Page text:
“My concern there is that we are not sure anyone is going to be building houses for an awful long time,” Cllr Smith said.
“Shouldn’t we be broadening (the fund) out as of now to start investing it in business recovering and business sustainability?”
The leader of Fenland District Council, Cllr Chris Boden, argued that the decision should be made.
“I feel very much that we need to plan for the future,” he said. “We have no idea how deep and how serious and how long this crisis is going to be.
“It may be at the shorter end of some of the expectations. It may be longer. If it is at the shorter end, by approving this now we will be able to move forward with our plans in the appropriate way.
“If it’s longer we can always reverse this decision.”
The mayor expressed agreement with the concerns raised but said “we have to be mindful that the world might not stop over the next three weeks, and that business might well be able to carry on in a strong position.
“I don’t want to commit unnecessarily to new decisions over the course of the next three to six months, but I think we also have to make sure and be mindful of the businesses we are working with and have been working with, also will be part of the recovery post-COVID-19.”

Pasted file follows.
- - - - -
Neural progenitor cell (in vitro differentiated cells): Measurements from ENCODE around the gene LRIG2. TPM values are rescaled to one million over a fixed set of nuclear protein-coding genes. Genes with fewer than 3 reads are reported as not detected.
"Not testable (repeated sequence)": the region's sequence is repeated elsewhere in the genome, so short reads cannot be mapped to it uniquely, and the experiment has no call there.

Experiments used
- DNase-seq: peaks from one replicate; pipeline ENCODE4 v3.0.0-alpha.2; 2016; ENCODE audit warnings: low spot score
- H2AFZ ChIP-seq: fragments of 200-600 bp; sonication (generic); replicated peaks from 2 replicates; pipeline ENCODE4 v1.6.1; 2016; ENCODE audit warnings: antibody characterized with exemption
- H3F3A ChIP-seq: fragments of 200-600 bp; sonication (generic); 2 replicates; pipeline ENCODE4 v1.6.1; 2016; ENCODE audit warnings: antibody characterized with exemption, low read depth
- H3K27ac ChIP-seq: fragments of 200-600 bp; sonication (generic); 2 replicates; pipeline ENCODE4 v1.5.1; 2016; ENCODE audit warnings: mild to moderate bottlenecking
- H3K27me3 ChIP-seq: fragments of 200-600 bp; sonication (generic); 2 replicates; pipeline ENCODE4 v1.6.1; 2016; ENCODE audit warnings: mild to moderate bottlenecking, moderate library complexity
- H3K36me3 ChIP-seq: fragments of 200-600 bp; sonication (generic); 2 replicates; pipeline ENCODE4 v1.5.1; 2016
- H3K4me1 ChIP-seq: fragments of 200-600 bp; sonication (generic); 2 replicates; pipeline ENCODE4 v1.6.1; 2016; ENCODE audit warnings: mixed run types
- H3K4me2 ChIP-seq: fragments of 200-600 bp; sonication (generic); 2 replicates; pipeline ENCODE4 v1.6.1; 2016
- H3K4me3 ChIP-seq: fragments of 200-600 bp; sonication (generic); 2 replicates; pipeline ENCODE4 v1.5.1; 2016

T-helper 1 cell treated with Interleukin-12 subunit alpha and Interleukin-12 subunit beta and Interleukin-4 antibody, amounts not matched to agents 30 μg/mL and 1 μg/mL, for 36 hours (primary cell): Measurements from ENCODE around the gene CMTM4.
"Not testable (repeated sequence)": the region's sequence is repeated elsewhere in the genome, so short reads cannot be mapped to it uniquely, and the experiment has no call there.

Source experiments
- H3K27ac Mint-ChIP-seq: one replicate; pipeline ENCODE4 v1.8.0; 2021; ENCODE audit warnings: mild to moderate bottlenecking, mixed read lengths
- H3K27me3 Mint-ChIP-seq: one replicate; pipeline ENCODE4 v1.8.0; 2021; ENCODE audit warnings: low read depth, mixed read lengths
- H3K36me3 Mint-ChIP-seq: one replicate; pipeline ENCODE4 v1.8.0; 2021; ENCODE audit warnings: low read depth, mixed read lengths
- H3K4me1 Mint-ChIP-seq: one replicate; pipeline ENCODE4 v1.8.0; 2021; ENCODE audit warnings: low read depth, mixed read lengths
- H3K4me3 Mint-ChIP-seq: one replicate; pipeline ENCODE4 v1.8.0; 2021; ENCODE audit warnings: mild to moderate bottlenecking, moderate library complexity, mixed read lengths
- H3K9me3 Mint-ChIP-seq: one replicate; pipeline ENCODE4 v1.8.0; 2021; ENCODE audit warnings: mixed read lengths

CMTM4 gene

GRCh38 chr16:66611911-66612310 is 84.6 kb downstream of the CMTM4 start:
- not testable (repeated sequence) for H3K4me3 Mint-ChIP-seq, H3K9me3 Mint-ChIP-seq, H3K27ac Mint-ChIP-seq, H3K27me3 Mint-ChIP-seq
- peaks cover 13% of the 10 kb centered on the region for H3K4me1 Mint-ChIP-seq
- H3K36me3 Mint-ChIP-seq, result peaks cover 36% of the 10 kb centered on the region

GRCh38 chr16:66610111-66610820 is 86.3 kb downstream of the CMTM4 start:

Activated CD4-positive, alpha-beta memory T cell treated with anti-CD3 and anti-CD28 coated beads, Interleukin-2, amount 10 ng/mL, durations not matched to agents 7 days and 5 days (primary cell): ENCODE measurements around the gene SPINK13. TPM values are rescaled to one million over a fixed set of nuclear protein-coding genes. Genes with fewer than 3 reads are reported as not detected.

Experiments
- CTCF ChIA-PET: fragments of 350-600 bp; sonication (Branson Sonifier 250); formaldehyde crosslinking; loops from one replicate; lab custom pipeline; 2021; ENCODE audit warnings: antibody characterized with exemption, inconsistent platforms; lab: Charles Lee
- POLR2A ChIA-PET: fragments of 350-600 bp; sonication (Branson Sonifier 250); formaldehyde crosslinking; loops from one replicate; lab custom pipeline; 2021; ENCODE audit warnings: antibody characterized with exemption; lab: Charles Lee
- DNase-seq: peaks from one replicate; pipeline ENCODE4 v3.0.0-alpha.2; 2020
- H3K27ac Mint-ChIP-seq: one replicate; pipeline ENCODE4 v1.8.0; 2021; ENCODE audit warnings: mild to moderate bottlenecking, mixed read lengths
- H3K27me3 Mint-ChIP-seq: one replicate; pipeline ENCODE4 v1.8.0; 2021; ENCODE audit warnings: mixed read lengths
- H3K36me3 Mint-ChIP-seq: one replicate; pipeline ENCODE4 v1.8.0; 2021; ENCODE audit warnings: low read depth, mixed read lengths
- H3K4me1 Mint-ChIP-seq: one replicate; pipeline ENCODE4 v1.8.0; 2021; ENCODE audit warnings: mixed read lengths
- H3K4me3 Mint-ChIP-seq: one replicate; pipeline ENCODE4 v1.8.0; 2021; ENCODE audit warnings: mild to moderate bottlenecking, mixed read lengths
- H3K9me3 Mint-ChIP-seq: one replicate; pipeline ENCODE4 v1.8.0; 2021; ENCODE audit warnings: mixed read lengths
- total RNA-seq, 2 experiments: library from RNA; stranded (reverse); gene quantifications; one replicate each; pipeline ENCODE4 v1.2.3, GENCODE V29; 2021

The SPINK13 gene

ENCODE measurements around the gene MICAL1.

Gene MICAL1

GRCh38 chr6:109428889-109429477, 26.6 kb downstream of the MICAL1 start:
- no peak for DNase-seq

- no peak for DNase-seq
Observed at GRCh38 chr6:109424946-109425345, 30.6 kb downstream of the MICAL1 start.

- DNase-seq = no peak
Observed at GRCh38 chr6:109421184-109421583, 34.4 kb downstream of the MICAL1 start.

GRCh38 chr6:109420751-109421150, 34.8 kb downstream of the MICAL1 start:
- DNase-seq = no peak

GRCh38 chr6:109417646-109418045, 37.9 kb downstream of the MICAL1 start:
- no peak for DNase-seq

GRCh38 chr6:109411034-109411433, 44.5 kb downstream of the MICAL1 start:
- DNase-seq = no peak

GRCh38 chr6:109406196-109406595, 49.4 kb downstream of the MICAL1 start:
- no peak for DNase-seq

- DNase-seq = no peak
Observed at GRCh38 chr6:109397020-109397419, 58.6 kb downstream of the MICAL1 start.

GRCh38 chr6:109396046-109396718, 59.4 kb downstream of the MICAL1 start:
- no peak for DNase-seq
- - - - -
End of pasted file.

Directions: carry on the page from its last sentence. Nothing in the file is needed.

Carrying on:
The Combined Authority’s head of finance, Jon Alsop, said agreeing the fund for affordable housing would not restrict it to affordable housing only.
He said it was “to support, for example, additional affordable housing schemes, but also to potentially support other service investments”.
“The original concept was to promote affordable housing,” he said. “But that’s not to say that it can’t be made for other investments in other Combined Authority priorities”.
The purpose of the fund as described by Combined Authority documents outlining the decision was to “approve the creation of a £40 million ‘top up’ fund to extend the availability of recycled funding to bring additional affordable housing to the market”.
Cllr Herbert abstained on the vote, with all other members voting in favour.
Asked if the money will only be spent on affordable housing and not other projects, with the exception of money repurposed to respond to the pandemic, the mayor said: “It will be spent on affordable housing, most notably the £100k Homes scheme in helping developers finance schemes.
“Then developers will pay us back unless something extraordinary happens that needs something very, very quickly and Government ask us to help out through that fund.”